Beddington Farmlands Bird Group


1941 - 1964


The Open Field Sewage Treatment System


At the end of the Second World War there was increasing pressure on the land to be used for sewerage, at the expense of traditional farming practises. As an increasing number of fields were required to treat effluent, the growing of silage crops for winter cattle feed were phased out and it was no longer possible to house winter store cattle in the farm buildings. As the transition from traditional farming to open field sewage treatment was complete a few years later, the first golden era of the Birds of Beddington dawned.


The mosaic of ploughed fields, hedges, dykes, flooded meadows, lagoons, cattle grazing and crops provided immense opportunities for birds. The habitat comprised an almost ideal nostalgic wet meadow environment complete with breeding Snipe, Redshank,  Lapwing, Grey Partridge, Barn Owl, Yellow Wagtails, Skylarks and Meadow Pipits. Black Redstarts bred nearby at Croydon Power Station. During the winter Short Eared Owls hunted over the Snipe laden meadows and winter thrushes were abundant.


Passing migrants utilised the rich food resources available with good numbers of Wheatears, Whinchat and hirundines. Cuckoos and Spotted Flycatchers frequented the summer borders and hedges.


Following the end of the Second World War a few birders began visiting the farm with Brad Ashby and Colin Harrison making notable contributions. Brian Milne first visited the farm in 1947 and in 1953 he was asked by the ornithological section of the London Natural History Society to organise a two year survey of the farm ‘To study the variations in numbers and species of birds at different seasons, with relation to the frequent artificial changes in condition’. The survey team of Brian Austin, Bill Barrett, Geoff Harris, Bob Scott and later a very young Peter Grant were responsible for finding some of Beddington’s great rarities, including Little Bittern in 1954 & 56, Baillon’s/Little Crake in 1955, Black Winged Stilt in 1955,  Red Breasted Flycatcher in 1955, Purple Sandpiper in 1956 and Bee-eater in 1958. It was at the end of this period, when the rarest bird ever to breed on the farm was found.  A small colony of Spotted Crakes was discovered in wet meadows and probably bred between 1963 and 1965.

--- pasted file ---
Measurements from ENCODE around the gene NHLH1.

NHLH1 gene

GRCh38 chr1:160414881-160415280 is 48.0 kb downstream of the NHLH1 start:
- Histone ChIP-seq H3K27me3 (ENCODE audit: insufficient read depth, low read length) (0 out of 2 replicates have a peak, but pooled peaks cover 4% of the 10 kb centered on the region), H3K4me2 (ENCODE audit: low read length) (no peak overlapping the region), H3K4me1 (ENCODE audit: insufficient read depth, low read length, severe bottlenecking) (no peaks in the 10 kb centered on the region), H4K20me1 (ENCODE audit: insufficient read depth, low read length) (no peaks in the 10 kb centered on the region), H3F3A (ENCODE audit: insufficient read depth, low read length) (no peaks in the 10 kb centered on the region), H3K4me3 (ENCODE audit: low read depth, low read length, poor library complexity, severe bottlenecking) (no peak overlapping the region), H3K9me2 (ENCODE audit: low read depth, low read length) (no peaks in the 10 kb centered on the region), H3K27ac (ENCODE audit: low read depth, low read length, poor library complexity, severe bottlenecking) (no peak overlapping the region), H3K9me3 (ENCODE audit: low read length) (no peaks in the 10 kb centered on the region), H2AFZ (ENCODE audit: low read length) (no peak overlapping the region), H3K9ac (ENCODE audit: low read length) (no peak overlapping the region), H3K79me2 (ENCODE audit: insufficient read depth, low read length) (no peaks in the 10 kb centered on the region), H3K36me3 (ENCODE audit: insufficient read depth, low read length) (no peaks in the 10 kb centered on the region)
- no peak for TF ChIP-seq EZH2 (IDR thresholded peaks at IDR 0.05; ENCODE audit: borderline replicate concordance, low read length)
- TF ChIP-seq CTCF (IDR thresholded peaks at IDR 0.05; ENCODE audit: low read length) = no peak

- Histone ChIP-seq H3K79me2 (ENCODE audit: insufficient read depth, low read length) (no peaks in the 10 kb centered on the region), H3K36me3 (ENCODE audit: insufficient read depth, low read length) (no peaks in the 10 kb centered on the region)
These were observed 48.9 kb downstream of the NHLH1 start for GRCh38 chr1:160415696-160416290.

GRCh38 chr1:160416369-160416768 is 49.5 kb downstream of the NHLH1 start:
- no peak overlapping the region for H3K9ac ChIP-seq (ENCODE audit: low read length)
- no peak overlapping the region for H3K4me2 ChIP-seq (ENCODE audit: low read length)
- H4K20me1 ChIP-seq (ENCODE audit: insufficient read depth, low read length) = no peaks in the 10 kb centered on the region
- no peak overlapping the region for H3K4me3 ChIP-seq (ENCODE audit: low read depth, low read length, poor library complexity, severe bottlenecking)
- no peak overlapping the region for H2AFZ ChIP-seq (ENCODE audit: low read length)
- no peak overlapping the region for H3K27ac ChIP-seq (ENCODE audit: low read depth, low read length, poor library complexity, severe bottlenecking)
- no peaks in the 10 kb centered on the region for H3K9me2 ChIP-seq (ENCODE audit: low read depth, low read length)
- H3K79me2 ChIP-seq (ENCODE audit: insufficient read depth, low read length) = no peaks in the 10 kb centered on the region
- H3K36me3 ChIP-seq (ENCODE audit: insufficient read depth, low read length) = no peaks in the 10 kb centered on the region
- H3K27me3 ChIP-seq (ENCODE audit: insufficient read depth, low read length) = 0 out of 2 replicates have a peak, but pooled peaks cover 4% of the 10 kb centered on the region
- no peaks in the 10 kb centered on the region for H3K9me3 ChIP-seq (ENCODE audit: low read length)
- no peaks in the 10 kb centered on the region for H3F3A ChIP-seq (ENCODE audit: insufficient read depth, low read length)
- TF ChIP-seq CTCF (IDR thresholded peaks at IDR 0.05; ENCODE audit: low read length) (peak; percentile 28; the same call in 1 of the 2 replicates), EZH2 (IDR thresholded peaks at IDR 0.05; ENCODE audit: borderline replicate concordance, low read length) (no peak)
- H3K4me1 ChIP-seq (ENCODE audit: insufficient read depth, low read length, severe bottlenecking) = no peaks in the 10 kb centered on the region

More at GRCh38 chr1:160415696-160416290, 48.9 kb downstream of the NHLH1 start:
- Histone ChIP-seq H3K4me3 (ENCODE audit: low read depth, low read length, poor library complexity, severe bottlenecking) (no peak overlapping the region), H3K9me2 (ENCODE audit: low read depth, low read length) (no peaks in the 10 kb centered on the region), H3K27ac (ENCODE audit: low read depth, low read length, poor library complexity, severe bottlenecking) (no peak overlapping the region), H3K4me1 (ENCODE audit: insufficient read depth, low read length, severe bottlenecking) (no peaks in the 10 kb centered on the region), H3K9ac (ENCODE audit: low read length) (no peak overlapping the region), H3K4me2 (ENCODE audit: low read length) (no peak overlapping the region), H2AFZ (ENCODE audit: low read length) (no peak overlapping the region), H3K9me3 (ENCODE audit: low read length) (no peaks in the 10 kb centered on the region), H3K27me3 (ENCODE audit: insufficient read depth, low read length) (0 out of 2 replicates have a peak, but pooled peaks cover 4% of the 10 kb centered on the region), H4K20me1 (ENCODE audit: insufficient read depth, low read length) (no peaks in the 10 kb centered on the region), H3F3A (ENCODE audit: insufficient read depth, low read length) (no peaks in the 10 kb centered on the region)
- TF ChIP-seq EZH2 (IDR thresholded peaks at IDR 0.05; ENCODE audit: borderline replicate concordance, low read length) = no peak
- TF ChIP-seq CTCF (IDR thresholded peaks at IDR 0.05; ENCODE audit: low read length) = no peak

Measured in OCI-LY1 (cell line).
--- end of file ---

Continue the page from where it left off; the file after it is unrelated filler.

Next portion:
The Beddington Ringing Station was founded as a result of the 1954/55 survey.  Amongst its early achievements was the development of a new method of trapping swifts (“flicking”) and a study of the variant population of Yellow Wagtails.  Annual reports of the Beddington Ringing Station appeared in the London Bird Report between 1958 and 1963.  By 1961 many of this very active group had left the area but John Burton, Tony Hutson and Dai Stephens carried on regular observations and ringing activities through the early 1960s.



These birders and ringers began to unravel the dynamic and ephemeral side of Beddington bird life. Falls of Wheatears were recorded, vagrants were found, mass migrations were noted to coincide with harsh winter weather conditions, fluctuating numbers of breeding and passage birds were observed year on year and the response of bird life to new commercial operations was recorded.


Although nostalgically idealistic, this period was not without its problems as the demand on the land for commercial operations began to conflict with the interests of the local avifauna. Brain Milne in 1954/55 noted how mid summer sewage treatment operations, during the breeding season, caused mass mortality of the large breeding population (96% of all nest destroyed). Hedges were over-pruned and another problem of the time related to gangs of youths raiding birds’ nests on the bridges.


 The pressure from commercial interests increased as time went on and by the late 1950’s conditions began to deteriorate. As the system became overloaded, the result was insufficient resting time between applications of effluent for fields to be of much use to birds.  In 1962 the decision was taken to construct an entirely new plant on a part of the original farm.